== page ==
Come Back Home (归去来辞, Gui Qu Lai Ci,Guqin, 古琴曲) is based on the lyrics of the famous poem (see below) by Tao Qian (Tao Yuanming, 365-427). The home to which he has returned is in Chaisang (Mulberry Firewood), an old name for Jiujiang, on the south bank of the Yangzi river in Jiangxi province.
The melody depicts the tranquility of countryside life.
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Ah, homeward bound I go!
Why not go home, seeing that my field
and gardens are overgrown?
Myself have made my soul serve to my body:
why have vain regrets and mourn alone?
Fret not over bygones
and the forward journey take.
Only a short distance have I gone astray,
and I know today I am right,
if yesterday was a complete mistake.
Lightly floats and drifts the boat,
and gently flows and flaps my gown.
I inquire the road of a wayfarer,
and sulk at the dimness of the dawn.
Then when I catch sight of my old roofs,
joy will my steps quicken.
Servants will be there to bid me welcome,
and waiting at the door are the greeting children.
Gone to seed, perhaps, are my garden paths,
but there will still be
the chrysanthemums and the pine!
I shall lead the youngest boy in by the hand,
and on the table there stands a cup full of wine!
Holding the pot and cup, I give myself a drink,
happy to see in the courtyard the hanging bough.
I lean upon the southern window with an immense satisfaction,
and note that the little place is cosy enough to walk around.
The garden grows more familiar
and interesting with the daily walks.
What if no one knocks at the always closed door!
Carrying a cane I wander at peace,
and now and then look aloft to gaze at the blue above.
There the clouds idle away from their mountain recesses
without any intent or purpose,
and birds, when tired of their wandering flights,
will think of home.
Darkly then fall the shadows and, ready to come home,
I yet fondle the lonely pines and loiter around.
Ah, homeward bound I go!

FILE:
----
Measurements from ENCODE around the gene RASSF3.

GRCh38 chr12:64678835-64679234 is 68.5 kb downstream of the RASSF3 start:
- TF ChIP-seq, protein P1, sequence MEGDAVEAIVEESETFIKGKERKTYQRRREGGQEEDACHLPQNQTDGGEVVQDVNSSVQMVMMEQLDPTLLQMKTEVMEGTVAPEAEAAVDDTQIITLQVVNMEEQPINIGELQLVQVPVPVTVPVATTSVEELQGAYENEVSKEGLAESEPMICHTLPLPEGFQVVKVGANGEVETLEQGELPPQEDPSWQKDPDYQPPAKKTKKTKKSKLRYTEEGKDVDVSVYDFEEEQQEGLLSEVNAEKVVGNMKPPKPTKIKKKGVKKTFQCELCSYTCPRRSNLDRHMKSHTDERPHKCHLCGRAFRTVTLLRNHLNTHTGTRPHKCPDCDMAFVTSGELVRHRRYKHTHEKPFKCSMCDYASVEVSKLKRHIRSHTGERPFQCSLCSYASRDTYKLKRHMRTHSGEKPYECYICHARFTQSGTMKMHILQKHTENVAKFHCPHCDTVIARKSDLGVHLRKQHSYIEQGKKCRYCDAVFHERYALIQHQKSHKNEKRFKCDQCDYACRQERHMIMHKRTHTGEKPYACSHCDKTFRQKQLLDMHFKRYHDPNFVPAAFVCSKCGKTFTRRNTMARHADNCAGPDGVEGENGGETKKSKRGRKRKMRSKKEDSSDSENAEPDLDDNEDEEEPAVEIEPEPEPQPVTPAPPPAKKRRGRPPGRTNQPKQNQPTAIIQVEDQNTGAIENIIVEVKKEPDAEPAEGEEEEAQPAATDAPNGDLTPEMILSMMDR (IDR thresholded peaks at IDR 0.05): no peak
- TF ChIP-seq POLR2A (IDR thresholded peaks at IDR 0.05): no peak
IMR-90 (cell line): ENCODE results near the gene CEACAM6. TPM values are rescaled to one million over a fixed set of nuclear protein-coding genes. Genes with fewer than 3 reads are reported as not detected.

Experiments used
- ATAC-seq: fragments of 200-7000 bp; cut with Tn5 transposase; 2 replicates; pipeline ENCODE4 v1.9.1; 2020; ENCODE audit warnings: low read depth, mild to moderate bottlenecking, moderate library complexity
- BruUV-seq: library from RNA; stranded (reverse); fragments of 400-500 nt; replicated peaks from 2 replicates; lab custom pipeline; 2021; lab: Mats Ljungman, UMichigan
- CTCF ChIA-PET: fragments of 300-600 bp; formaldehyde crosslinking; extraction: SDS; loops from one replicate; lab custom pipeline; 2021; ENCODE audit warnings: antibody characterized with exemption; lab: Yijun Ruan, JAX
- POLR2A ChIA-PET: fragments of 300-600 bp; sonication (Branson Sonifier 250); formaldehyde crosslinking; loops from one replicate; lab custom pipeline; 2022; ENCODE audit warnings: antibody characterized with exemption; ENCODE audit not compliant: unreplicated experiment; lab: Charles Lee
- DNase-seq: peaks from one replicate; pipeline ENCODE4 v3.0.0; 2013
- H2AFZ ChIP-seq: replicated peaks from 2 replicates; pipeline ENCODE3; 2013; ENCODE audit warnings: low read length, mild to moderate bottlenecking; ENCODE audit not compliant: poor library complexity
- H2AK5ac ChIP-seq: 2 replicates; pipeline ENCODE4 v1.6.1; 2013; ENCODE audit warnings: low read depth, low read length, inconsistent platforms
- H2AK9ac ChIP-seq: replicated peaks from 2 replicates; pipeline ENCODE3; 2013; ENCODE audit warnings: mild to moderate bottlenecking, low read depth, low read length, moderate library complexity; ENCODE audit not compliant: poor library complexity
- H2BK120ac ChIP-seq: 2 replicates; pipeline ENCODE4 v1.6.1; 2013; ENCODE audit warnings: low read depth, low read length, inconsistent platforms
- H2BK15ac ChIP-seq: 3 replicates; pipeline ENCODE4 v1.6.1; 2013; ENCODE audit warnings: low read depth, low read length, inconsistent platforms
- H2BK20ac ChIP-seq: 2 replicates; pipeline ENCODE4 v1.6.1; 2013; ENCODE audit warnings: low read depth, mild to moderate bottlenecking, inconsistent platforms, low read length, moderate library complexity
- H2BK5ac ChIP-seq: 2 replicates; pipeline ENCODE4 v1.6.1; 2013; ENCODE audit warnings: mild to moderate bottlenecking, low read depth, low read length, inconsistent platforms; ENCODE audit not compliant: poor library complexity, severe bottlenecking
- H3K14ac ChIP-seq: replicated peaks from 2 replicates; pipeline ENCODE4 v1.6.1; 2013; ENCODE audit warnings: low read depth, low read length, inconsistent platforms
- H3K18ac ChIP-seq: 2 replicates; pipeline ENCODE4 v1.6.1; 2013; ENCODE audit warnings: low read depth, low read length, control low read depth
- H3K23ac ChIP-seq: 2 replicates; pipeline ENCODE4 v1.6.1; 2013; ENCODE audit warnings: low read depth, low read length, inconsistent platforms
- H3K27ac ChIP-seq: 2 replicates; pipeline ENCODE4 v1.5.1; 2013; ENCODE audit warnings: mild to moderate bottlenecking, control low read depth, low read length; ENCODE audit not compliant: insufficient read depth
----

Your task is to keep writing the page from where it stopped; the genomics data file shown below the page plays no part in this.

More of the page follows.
Let me from now on learn to live alone!
The world and I are not made for one another,
and why go round like one looking for what he has not found?
Content shall I be with conversations with my own kin,
and there will be music and books
to while away the hours.
The farmers will come and tell me that spring is here
and there will be work to do at the western farm.
Some order covered wagons;
some row in small boats.
Sometimes we explore quiet, unknown ponds,
and sometimes we climb over steep, rugged mounds.
There the trees, happy of heart, grow marvelously green,
and spring water gushes forth with a gurgling sound.
I admire how things grow and prosper
according to their seasons,
and feel that thus, too, shall my life go its round.
How long yet shall I this mortal shape keep?
Why not take life as it comes,
and why hustle and bustle like one on an errand bound?
Wealth and power are not my ambitions,
and unattainable is the abode of the gods!
I would go forth alone on a bright morning,
or perhaps, planting my cane,
begin to pluck the weeds and till the ground.
Or I would compose a poem beside a clear stream,
or perhaps go up to Tungkao
and make a long-drawn call on top of the hill.
So would I be content to live and die,
and without questionings of the heart,
gladly accept Heaven’s will.
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